While many of Stephen King's novels are set in the author's native Maine, "The Green Mile" takes place in Louisiana. However, the surname of the main character, Edgecomb, is the name of a town on Maine's mid-coast.
Stephen King's original novel "The Green Mile" was published in 100-page paperback installments between March and August of 1996. He had begun developing the story while writing "Desperation" and needed to finish that novel but still wanted to see where his death row story would go. Ralph Vicinanza, a friend of King's who sells foreign publication rights, had recently had a discussion with another friend in England about Charles Dickens, in which he learned that Dickens often published his novels in installments in newspapers and magazines, and it had been suggested that, in the U.S., King could try writing a book that way. Vicinanza was under the impression that no recent novels had been written this way. He was, in fact, mistaken--Tom Wolfe had published his first draft of "The Bonfire of the Vanities" in installments in "Rolling Stone", and that story was also turned into a Tom Hanks film (The Bonfire of the Vanities (1990). "Green Mile, as it turned out, was not King's only story published in installments: his "Dark Tower" series spanned seven full-length books, published over the course of 22 years, from 1982 until 2004.
The film flips the action of the first two installments of the novel. The first book, "The Two Dead Girls," begins with John Coffey arriving on the Mile, but at this point Arlen Bitterbuck has already been executed and Eduard Delacroix already has his mouse. The second book goes back to before John's arrival and tells of Bitterbuck's fate and the origins of the mouse.
Stephen King responded to criticism that saw the film as a racial allegory by saying the only reason he made John Coffee a black man was that, given the time, place and setting of the novel and the crime for which Coffee was convicted, it was the only way to leave no doubt that he would have been sentenced to death.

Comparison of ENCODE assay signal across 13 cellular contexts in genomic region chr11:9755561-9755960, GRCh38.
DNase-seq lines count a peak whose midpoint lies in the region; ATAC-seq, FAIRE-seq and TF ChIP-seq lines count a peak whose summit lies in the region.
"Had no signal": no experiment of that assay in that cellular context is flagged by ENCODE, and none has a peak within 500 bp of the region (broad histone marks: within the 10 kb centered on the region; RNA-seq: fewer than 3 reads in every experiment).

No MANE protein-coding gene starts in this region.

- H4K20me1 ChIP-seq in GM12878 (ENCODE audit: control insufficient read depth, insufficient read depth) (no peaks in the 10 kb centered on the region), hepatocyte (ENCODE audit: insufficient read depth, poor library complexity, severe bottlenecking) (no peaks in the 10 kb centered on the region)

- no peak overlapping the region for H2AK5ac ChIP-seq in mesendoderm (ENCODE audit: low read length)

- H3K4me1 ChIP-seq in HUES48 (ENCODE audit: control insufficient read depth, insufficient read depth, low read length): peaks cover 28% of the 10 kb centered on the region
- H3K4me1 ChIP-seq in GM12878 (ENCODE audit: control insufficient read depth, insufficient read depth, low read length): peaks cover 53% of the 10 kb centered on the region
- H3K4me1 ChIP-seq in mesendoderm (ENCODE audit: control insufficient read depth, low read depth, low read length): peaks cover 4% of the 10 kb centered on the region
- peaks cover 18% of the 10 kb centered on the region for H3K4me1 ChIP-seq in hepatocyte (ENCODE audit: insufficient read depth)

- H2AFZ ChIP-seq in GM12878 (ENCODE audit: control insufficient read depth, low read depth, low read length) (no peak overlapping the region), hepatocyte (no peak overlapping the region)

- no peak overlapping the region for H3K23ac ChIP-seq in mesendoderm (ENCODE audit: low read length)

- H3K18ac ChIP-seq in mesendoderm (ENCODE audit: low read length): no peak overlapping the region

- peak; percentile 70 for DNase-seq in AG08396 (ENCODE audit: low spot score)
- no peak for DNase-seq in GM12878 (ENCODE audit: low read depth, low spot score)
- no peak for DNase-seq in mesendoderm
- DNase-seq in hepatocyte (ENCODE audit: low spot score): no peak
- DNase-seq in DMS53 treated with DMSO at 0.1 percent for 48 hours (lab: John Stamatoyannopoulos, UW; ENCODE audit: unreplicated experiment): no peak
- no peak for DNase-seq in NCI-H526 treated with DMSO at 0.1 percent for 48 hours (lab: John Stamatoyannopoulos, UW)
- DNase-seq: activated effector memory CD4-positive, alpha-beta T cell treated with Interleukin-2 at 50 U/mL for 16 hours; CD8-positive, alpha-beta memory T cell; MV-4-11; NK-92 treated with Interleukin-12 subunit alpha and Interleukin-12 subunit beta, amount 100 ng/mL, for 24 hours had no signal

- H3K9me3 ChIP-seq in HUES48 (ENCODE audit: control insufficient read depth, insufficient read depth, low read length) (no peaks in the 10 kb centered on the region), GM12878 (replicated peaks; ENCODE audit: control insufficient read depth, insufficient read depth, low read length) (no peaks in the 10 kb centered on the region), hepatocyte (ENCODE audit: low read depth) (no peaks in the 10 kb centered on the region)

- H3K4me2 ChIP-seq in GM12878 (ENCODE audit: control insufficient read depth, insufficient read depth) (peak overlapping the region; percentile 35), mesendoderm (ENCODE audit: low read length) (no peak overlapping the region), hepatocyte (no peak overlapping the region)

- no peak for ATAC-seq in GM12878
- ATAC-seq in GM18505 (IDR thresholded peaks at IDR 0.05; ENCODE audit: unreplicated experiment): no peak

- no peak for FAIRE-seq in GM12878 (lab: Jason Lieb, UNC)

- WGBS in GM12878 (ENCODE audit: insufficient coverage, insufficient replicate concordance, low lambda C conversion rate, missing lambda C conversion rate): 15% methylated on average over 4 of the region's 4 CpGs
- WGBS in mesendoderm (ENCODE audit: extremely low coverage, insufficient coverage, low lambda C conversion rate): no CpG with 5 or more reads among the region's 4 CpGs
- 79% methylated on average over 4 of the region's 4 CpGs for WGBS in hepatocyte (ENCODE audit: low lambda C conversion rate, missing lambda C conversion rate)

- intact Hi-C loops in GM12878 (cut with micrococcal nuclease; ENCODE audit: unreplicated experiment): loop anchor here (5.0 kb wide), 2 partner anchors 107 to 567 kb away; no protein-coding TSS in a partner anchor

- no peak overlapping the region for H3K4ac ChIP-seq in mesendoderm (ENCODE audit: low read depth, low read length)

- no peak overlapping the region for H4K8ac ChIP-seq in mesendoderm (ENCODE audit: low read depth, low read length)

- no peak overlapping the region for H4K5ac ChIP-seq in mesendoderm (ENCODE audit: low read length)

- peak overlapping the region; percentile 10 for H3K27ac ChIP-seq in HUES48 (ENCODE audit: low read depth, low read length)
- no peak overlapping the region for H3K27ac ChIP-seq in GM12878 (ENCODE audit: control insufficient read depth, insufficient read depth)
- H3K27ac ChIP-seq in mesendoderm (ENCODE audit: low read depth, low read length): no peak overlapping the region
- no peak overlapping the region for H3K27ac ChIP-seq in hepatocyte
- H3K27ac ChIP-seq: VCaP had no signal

When Paul Edgecomb experiences the vision that John Coffey shows him of 'Wild Bill' Wharton abducting the Detterick twins, he sees Klaus Detterick mending a shed roof with hammer and nails. The sound effect of the hammer blows is an indistinct 'Wharton, Wharton, Wharton.'
The trivia items below may give away important plot points.
Michael Clarke Duncan was uncomfortable with having to grab Tom Hanks' crotch for the scene where John cures Paul's urinary infection. Hanks left the set and came back to do the scene; Duncan grabbed Hanks' crotch and was shocked to discover that he had put an empty water bottle in his trousers. After that, Duncan felt more comfortable with the scene.
The film never actually tells why Arlen Bitterbuck and Edward Delacroix were sentenced to death. According to the novel on which the movie is based, Delacroix was an arsonist, rapist and murderer, while Bitterbuck murdered a man in an argument over a pair of boots.
When Melinda Moores (Patricia Clarkson) is visited by John Coffey (Michael Clarke Duncan), she gives him a St. Christopher medal. In Catholicism, St. Christopher is known as the patron saint of travelers (John Coffey describes himself as a wanderer) and, like Coffey, died a martyr.
Michael Jeter taught himself how to say "The Lord's Prayer" in Creole to add authenticity to his character's Cajun heritage. You can hear him quietly reciting it during Del's execution scene, as the dry sponge is being applied to his head.
The plot unfolds in the form of Paul telling Elaine the story of the Green Mile. In the book, Paul writes his story down in the form of a novel. At the end of the film, as Paul leaves the cemetery after Elaine's burial, a tombstone can be seen behind him that reads "Greene", and two others, one in the foreground and one to the right of the screen, that read "Story".
In "Doctor Sleep", Stephen King's sequel to "The Shining", when Danny Torrance senses that someone is dying, he experiences it as insects and flies, in the same way that flies come out of John Coffey's mouth when he heals people. In "Doctor Sleep" Danny even speaks Percy's line, "Dead man walking." Also in "Doctor Sleep", flies portend something bad about to happen, such as before Percy is institutionalized.